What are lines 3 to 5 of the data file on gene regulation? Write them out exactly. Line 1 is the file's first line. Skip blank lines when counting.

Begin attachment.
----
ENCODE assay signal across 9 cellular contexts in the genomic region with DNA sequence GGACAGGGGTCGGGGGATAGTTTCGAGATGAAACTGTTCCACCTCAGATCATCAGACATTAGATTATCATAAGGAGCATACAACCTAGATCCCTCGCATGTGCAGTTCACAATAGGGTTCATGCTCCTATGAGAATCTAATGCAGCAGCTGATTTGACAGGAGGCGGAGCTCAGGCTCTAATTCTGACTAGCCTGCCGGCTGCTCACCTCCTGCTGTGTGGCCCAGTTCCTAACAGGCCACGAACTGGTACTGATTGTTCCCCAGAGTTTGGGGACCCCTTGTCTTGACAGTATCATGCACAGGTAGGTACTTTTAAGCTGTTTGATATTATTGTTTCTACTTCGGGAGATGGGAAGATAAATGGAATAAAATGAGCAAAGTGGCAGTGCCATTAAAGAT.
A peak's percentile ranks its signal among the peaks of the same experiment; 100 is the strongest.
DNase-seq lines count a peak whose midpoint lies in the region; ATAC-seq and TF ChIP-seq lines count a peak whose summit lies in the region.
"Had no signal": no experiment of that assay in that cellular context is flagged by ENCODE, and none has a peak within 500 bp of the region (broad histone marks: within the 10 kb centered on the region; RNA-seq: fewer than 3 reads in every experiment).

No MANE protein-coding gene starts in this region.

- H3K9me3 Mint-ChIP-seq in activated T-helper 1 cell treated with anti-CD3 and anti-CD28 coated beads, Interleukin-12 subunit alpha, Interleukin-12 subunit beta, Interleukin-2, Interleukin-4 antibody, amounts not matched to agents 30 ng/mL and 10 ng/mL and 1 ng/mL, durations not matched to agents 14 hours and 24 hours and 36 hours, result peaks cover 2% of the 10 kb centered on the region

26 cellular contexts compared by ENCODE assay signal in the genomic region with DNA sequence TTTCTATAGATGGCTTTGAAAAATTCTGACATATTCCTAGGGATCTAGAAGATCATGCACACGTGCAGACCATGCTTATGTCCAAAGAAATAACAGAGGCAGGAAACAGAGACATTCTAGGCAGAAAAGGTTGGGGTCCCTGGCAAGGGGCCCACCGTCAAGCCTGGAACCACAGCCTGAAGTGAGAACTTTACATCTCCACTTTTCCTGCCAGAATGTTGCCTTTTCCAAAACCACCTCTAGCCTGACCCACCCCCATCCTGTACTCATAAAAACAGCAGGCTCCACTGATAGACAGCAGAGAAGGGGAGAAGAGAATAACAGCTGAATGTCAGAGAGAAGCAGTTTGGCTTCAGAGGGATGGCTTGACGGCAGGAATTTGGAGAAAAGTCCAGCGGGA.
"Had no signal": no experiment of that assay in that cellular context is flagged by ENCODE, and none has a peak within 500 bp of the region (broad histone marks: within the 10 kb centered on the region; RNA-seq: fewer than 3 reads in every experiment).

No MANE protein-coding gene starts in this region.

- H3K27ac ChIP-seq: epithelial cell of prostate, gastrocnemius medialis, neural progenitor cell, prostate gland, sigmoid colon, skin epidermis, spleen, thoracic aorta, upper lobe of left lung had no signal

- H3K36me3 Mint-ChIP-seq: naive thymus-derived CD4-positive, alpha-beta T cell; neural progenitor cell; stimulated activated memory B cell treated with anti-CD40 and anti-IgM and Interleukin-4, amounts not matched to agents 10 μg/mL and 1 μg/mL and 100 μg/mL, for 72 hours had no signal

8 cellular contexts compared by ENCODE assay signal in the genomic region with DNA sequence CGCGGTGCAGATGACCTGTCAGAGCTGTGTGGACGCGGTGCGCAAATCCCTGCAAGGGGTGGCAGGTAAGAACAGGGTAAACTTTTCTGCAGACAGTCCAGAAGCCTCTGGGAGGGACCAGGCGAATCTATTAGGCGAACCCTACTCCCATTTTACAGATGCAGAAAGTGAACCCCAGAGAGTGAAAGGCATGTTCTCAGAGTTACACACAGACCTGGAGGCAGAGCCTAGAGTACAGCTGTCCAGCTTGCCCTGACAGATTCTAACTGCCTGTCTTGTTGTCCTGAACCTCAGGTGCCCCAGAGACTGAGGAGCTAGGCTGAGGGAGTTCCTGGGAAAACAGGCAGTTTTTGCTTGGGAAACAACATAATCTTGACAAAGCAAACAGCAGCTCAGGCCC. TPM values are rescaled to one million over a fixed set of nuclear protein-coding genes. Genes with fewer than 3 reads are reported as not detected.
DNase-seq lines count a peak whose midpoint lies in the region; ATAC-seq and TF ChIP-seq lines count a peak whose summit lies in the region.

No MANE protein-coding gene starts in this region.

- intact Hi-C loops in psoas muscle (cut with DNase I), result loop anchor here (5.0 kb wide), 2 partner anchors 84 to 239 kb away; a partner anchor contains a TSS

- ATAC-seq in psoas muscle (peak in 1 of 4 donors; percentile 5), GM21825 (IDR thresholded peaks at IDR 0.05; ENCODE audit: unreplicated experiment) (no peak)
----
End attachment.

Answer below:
DNase-seq lines count a peak whose midpoint lies in the region; ATAC-seq and TF ChIP-seq lines count a peak whose summit lies in the region.
"Had no signal": no experiment of that assay in that cellular context is flagged by ENCODE, and none has a peak within 500 bp of the region (broad histone marks: within the 10 kb centered on the region; RNA-seq: fewer than 3 reads in every experiment).

No MANE protein-coding gene starts in this region.